A week of no-strings fun is never that simple.
Book 9 in the USA Today bestselling Romancing Wisconsin series--and yes, Santa Butch is back!
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Tessa Sullivan figures she can handle a no-strings-attached fling with the handsome stranger she meets at her sister’s Spring wedding. After all, she doesn’t believe in love. Or so she tells herself.
Trevor Jackson’s painful past leaves him adamant he’ll never open his heart again. But a week of uncomplicated fun with the beautiful bridesmaid? Now that’s an arrangement he can work with.
All’s well that ends well—a mutually enjoyable relationship that will end as simply as it started—until someone breaks the rules and falls in love.
Gesturing toward her empty glass, Trevor asked, “Can I buy you another?”
“It’s an open bar, but no, thank you.” Red-gold curls bounced as she gave a quick shake of her head. One of the daisies came loose and tumbled past her shoulder. He caught it as she added, “I should’ve stopped at one.”
“Why didn’t you?”
“The first went down so smooth, I figured a second might carry me through to the end of the night.”
Brushing his thumb over the petals of the flower in his hand, he imagined her skin would feel equally soft. “Are you in love with the groom?”
“No.” Her shocked gaze collided with his, then she laughed again. “God no. I barely like him.”
He arched his eyebrows. “Couldn’t tell from your toast.”
Speculation filled her eyes. “What was wrong with my toast?”
“Nothing.” He placed his hand with the daisy against his chest, and her attention dropped to the flower as he added a touch of drama to his voice. “It was very touching. Inspiring. Heartwarming.”
This time the roll of her eyes was accompanied by an unladylike snort.
“If you didn’t mean it, then that was an Oscar-worthy performance.”
“Oh, I meant it.” She glanced toward the reception where the festivities were still in full swing. “But it certainly did not make it sound like I was in love with Nash.”
“And yet you’re out here drinking for a reason. Is it because you don’t like him?”
She shook her head. “I misspoke a moment ago. I like Nash. Now, anyway. Six months ago, not so much.”
Her gaze met his once more. “You don’t know the story?”
“No.” He did his best not to get lost in the rich blue of her eyes. It was hard with the way they stood out against her fair, lightly freckled skin, framed by long, frosted lashes and shimmery shadow that complimented her spring dress. Up close, the whole combination made her look somewhat like a fairy.
A sexy fairy whose daisy-laden, disheveled, reddish-gold locks suggested she’d been rolling around in May flowers, even though it was only mid-April. He knew the tumbled curls were a result of her enthusiastic dancing earlier, but he much preferred the alternative image his imagination provided.
Suspicion replaced speculation when he didn’t answer her question. “You’re not a friend of the groom?”
“And I know you’re not a friend of the bride. So, how did you hear my toast?” Blue eyes narrowed for a second before she accused, “Did you crash my sister’s wedding?”
He grinned, dropped the daisy onto the bar, and lifted his watered down scotch for a sip. The fairy was very protective of her family.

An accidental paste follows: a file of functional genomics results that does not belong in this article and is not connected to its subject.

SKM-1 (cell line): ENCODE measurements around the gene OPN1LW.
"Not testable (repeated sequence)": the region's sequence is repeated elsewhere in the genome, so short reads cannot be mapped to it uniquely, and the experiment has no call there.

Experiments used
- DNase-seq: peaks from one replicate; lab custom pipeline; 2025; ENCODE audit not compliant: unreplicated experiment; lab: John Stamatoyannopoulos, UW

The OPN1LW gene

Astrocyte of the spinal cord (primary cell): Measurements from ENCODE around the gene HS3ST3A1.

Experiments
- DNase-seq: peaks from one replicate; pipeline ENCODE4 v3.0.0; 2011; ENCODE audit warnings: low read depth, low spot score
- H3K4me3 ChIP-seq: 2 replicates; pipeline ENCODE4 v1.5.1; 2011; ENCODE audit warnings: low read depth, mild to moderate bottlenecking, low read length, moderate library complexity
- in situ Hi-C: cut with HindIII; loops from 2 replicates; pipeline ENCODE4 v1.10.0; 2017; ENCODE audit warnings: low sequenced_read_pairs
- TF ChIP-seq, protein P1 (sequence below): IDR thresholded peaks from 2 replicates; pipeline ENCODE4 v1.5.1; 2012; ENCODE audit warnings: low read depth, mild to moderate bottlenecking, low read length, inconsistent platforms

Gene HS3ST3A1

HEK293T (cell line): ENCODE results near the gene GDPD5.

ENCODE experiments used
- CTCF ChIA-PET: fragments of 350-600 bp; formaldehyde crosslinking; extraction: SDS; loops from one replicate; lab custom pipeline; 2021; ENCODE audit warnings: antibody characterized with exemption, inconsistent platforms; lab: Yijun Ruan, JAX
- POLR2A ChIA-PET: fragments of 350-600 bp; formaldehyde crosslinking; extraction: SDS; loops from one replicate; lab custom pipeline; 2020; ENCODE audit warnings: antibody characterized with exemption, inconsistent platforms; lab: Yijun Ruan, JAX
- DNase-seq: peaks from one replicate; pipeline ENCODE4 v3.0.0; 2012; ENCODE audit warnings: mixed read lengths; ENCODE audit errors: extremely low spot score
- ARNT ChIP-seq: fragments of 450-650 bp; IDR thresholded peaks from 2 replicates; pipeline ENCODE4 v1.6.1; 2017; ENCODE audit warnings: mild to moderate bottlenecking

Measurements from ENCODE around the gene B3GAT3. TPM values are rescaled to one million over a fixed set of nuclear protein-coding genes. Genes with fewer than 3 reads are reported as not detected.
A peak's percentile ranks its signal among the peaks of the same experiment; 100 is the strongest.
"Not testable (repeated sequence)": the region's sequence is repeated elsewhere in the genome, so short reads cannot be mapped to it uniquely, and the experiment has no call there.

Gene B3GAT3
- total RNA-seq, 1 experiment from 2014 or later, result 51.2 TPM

“Wow. Not even a hint of remorse.” Indignation filled her expression as she slid off the stool. “You need to leave.”
“Relax.” His grin widened as he set his glass down. “I promise I won’t steal the gifts.”
“Damn right you won’t.”
She snatched her handbag and spun toward the dance floor, presumably to go round up the cavalry. Trevor caught her arm before she could storm away. “Now, hold on. I was invited, just not by the bride and groom.”
He hesitated, distracted by the feel of her beneath his fingertips. Her tense posture revealed strength, yet her skin was soft as velvet. Like the daisy petals. Would the rest of her be as silky smooth?
That thought sent his heated blood rushing south, and he reluctantly released her when she pulled free. She crossed her arms over her chest, waiting for an answer.
“I’m in town doing a bit of, ah, research, and the lodge owners invited me to check out the facilities while in use.”
“Mark and Janelle?”
Her fingers rubbed at the spot where he’d touched her, but her chin lifted in clear challenge. “What’s their last name?”
“Riley. The groom is a cousin, I believe.”
Her stance relaxed at his ready reply, and she nodded. When she moved back toward her seat, he shifted out of her way. That one step bumped him into someone behind him. He murmured an apology, turning to see the blond man who’d been watching them earlier from across the bar.
A sideways step put some space between them, but the guy only had eyes for the woman in the sage dress. “Hey, Tessa.”
“Mike,” she replied. Her lips were smiling, but Trevor noted it didn’t reach her eyes or her voice.
“I was wondering if—”
“Sorry, but we were just going to dance.”
Trevor blinked, but otherwise managed to hide his surprise. He couldn’t control the slight jolt when her fingers linked with his, locking their hands together. Her skin was warm against his, spreading heat up his arm and beyond.
The guy glanced toward the reception hall, eyebrows raised in disbelief. “To the Chicken Dance?”
Trevor’s brain registered the obnoxious music as her blue eyes flickered. Her smile dimmed, and her fingers tightened.
Well, shit. I’m going to regret this in about thirty seconds.
“Of course,” he said to Mike. “Who doesn’t love the Chicken Dance?”
He turned for the dance floor, tugging his spring fairy along in his wake.